Atrial Fibrillation (AFib) is an abnormal heart rhythm characterized by rapid and irregular beating of the atria – the heart’s two upper chambers. The condition can increase your risk of stroke, heart failure and other heart-related complications. Each year in the United States, AFib results in 130,000 deaths and 750,000 hospitalizations, according to the Centers for Disease Control and Prevention.
In 2017, Apple launched an unprecedented virtual study with over 400,000 enrolled participants to see if the Apple Watch can identify atrial fibrillation. The researchers from the Stanford University School of Medicine just presented preliminary results of the Apple Heart Study which found that wearable technology can safely identify heart rate irregularities that subsequent testing confirmed to be atrial fibrillation.
Each participant in the study was required to have an Apple Watch (series 1, 2 or 3) and an iPhone.
The study compared irregular pulse-detection on Apple Watch with simultaneous ECG recordings, and found that the pulse detection algorithm on Apple Watch has a 71% positive predictive value. Eighty-four percent of the time, participants who received irregular pulse notifications were found to be in atrial fibrillation at the time of the notification.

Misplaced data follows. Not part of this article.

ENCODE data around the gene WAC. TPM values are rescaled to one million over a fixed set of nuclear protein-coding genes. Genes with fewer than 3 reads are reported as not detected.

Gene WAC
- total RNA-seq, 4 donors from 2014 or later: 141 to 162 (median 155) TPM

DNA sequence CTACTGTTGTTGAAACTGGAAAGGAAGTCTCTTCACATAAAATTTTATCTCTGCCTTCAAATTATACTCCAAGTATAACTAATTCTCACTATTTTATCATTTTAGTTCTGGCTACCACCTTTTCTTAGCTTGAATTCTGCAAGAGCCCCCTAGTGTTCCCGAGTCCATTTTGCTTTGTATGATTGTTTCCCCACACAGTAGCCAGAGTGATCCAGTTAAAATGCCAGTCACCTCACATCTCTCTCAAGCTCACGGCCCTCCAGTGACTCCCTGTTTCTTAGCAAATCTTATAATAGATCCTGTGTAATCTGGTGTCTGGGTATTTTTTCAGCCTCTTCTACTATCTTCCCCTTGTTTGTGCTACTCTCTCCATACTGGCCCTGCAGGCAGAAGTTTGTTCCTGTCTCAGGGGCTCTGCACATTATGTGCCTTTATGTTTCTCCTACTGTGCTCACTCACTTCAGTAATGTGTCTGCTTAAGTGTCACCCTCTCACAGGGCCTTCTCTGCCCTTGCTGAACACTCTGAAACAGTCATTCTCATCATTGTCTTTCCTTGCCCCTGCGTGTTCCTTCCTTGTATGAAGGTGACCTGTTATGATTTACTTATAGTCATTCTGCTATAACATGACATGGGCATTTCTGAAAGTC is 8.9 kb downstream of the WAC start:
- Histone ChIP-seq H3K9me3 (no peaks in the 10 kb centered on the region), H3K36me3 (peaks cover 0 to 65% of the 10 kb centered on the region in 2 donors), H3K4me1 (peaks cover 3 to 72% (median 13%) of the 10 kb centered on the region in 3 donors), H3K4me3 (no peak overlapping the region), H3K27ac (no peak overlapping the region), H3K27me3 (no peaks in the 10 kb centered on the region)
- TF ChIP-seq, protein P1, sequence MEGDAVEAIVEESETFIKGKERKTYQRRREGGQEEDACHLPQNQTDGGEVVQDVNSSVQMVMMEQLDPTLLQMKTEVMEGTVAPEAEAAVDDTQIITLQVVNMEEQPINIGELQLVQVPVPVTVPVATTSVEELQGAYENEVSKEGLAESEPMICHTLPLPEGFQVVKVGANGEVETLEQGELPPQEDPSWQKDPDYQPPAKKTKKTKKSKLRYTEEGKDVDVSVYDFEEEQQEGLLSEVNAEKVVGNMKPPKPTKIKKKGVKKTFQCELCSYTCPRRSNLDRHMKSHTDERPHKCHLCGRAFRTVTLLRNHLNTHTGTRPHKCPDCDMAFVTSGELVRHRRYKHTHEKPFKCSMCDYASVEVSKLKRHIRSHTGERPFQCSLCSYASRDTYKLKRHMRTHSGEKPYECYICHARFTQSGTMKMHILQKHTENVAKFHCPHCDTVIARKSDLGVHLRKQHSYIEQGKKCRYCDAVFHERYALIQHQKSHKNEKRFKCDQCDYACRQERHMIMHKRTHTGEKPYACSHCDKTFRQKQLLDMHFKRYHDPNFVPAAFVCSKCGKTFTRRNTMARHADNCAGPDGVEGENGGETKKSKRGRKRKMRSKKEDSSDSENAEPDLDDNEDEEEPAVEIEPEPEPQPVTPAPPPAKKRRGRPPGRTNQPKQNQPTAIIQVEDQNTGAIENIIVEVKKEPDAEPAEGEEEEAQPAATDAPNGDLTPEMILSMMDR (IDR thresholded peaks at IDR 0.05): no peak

Among the participants, 34% of those who received irregular pulse notifications and followed up by using an ECG patch over a week later were found to have atrial fibrillation.
Fifty-seven percent of those who received irregular pulse notifications sought medical attention.
“The results of the Apple Heart Study highlight the potential role that innovative digital technology can play in creating more predictive and preventive health care,” said Lloyd Minor, MD, Dean of the Stanford School of Medicine. “Atrial fibrillation is just the beginning, as this study opens the door to further research into wearable technologies and how they might be used to prevent disease before it strikes – a key goal of Precision Health.”
The most recent Apple Watch, which features a built-in ECG, wasn’t part of the study, as it was released after the study’s launch.
The principal researchers in the study were Mintu Turakhia, MD, associate professor of cardiovascular medicine, and Marco Perez, MD, associate professor of cardiovascular medicine. The study was chaired by Kenneth Mahaffey, MD, professor of cardiovascular medicine.